Is Perfectionism Ruining Your Health?

9 Aug

Marcia from Desperate Housewives was an example of an extreme perfectionist.

WHEN conjuring up the image of a perfectionist, what often springs to mind is an immaculate, glossy-haired woman with a spick and span house and an impressive career to boot. However while many perfectionists may seem perfectly in control on the outside, on the inside they might be telling a whole different story.

I have always been a bit of a perfectionist. Whether it comes to work, keeping fit or organising work events, I get utterly frustrated if things don’t go as planned. To paint a clearer picture – when things don’t go seamlessly, I often end up a crumpled, neurotic mess. I’m not sure what drives my need to get things perfect – but I am sure there are many women out there who can relate.

In today’s society, we are continually met with women who appear to have flawless lives – the perfect body, husband, career etc. Despite knowing that perfection is simply impossible to achieve, it can be difficult not to feel inadequate when it seems everyone else is doing great.

It is not just women who suffer feeling this way. After tennis player Andy Murray’s tearful loss against Roger Federer at the Wimbledon men’s single final, Murray was criticised for being ‘dour-faced’ and miserable. However more so though than anything, I believe he is just another extreme perfectionist.

Now through social media sites such as Facebook and Twitter, people have the opportunity to create a life that they want people to see. Today already I have witnessed a slew of posts by people bragging about their great lives are – which is all very well mind you – but in my eyes, most of them seem highly invented.

The pressure to be perfect can be often overwhelming.  There have been many times in the past where I have felt like a complete failure if I haven’t got the job I wanted, if I’ve ate too much chocolate or if someone has criticised me. Drastic I know, yet I can’t seem to shake off the feeling that I could do better.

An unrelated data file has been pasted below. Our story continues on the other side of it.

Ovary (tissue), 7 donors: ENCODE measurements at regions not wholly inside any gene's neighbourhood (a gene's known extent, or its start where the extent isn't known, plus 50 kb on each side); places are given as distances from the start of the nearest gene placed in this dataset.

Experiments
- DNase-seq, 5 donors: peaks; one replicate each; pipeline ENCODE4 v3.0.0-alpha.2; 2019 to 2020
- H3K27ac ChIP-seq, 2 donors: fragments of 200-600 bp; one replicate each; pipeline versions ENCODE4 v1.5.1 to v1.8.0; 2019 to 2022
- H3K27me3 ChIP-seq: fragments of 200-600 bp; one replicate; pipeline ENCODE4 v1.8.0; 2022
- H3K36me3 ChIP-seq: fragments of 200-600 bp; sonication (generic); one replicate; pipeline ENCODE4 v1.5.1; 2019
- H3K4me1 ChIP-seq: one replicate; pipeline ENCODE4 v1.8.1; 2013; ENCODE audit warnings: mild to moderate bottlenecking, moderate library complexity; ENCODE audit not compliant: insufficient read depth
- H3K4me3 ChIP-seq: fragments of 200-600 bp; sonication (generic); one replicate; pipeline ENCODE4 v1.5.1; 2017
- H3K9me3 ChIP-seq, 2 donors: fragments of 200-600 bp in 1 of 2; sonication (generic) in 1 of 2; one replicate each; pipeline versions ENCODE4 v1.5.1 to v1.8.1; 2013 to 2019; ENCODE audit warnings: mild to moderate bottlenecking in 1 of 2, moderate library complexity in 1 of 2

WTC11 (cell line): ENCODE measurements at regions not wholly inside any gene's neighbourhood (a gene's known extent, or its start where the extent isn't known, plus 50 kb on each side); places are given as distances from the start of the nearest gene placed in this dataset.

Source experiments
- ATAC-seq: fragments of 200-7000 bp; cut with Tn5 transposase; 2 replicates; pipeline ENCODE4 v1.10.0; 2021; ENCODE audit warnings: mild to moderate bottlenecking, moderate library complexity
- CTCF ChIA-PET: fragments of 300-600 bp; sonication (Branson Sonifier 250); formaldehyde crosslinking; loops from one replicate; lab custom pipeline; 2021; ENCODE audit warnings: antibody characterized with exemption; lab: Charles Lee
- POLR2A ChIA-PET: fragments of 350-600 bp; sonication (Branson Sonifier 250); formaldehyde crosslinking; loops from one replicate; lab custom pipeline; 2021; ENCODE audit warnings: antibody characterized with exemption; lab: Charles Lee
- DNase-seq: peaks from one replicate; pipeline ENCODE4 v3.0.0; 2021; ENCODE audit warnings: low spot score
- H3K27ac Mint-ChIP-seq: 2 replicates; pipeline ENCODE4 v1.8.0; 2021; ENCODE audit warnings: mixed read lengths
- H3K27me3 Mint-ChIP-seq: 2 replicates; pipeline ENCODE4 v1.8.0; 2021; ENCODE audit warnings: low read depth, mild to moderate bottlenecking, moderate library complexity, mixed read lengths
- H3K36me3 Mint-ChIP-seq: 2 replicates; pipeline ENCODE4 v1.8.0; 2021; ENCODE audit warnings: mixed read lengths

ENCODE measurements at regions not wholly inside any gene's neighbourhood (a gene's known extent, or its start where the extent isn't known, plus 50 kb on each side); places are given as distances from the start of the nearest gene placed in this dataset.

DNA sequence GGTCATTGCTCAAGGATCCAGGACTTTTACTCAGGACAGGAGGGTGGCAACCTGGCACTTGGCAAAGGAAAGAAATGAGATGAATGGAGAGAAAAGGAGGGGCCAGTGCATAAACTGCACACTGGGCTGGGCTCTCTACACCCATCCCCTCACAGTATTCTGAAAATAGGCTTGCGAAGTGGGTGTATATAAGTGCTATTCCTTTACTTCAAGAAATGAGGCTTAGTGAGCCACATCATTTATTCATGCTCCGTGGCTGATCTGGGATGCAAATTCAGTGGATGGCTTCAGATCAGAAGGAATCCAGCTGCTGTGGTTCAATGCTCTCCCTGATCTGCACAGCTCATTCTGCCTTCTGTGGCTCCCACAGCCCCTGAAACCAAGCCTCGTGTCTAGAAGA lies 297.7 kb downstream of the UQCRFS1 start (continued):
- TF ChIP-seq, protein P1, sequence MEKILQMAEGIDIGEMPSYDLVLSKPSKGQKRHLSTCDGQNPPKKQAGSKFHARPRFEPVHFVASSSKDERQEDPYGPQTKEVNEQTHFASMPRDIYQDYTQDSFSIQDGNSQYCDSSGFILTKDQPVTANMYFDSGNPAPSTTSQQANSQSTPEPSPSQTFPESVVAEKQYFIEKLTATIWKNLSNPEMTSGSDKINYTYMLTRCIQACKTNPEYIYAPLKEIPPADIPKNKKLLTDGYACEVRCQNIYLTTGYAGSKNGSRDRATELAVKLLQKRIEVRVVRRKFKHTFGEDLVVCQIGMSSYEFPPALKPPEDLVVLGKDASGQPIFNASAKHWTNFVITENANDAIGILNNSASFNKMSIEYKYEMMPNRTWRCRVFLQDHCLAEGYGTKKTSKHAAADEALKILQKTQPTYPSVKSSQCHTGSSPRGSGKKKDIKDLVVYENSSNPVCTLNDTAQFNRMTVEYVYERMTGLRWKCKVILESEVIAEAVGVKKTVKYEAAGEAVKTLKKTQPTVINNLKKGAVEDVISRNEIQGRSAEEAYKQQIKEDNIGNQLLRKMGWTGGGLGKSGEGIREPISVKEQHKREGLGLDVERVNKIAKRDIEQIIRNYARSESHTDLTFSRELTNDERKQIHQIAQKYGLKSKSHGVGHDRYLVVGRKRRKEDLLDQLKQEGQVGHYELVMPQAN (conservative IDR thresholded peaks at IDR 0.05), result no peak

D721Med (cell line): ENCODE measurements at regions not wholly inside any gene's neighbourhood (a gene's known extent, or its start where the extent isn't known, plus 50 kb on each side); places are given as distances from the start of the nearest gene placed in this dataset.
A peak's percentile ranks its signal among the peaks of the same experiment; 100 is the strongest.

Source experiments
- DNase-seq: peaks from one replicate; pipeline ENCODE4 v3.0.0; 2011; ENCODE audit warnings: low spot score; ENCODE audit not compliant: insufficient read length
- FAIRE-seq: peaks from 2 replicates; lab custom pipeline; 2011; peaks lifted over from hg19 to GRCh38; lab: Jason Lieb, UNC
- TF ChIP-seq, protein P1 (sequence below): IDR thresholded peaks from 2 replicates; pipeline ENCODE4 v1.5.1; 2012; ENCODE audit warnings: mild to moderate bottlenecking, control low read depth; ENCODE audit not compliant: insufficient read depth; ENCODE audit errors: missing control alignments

One of the positive things you could say about perfectionism is that it gives people the incentive to strive for what they wish. This is what I believe spurs my desire for independence and ambition. However perfectionism doesn’t always result in good, as a teenager I suffered from severe anorexia nervosa, an illness where sufferers usually possess personality traits such as anxiety, low self-esteem and of course, perfectionism.

Not all cases are the same – however studies have shown that a majority of people with eating disorders, obsessive compulsive disorder and depression all suffer from acute perfectionism. Those who suffer from perfectionism are also less likely to sleep well and tend to work their bodies harder physically as well as preventing them from forming healthy relationships with others.

Having such high-expectations for yourself can also be mentally deteriorating, particularly when original plans fail. Perfectionists tend to berate and exhaust themselves to the point where they end up giving up, which can be emotionally and physically damaging in the long run.

If the above describes you to a tee, then it may be time to cut yourself some slack. After all, imperfection is what makes us human, regardless to what your Facebook status reads.

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One Response to “Is Perfectionism Ruining Your Health?”

  1. Moment Matters August 9, 2012 at 5:11 pm #

    I learned to accept my not-perfect-self. It doesn’t have to be perfect all the time. Not being perfect is actually good because you keep on striving for improvement; and having a perfect life is a boring life.

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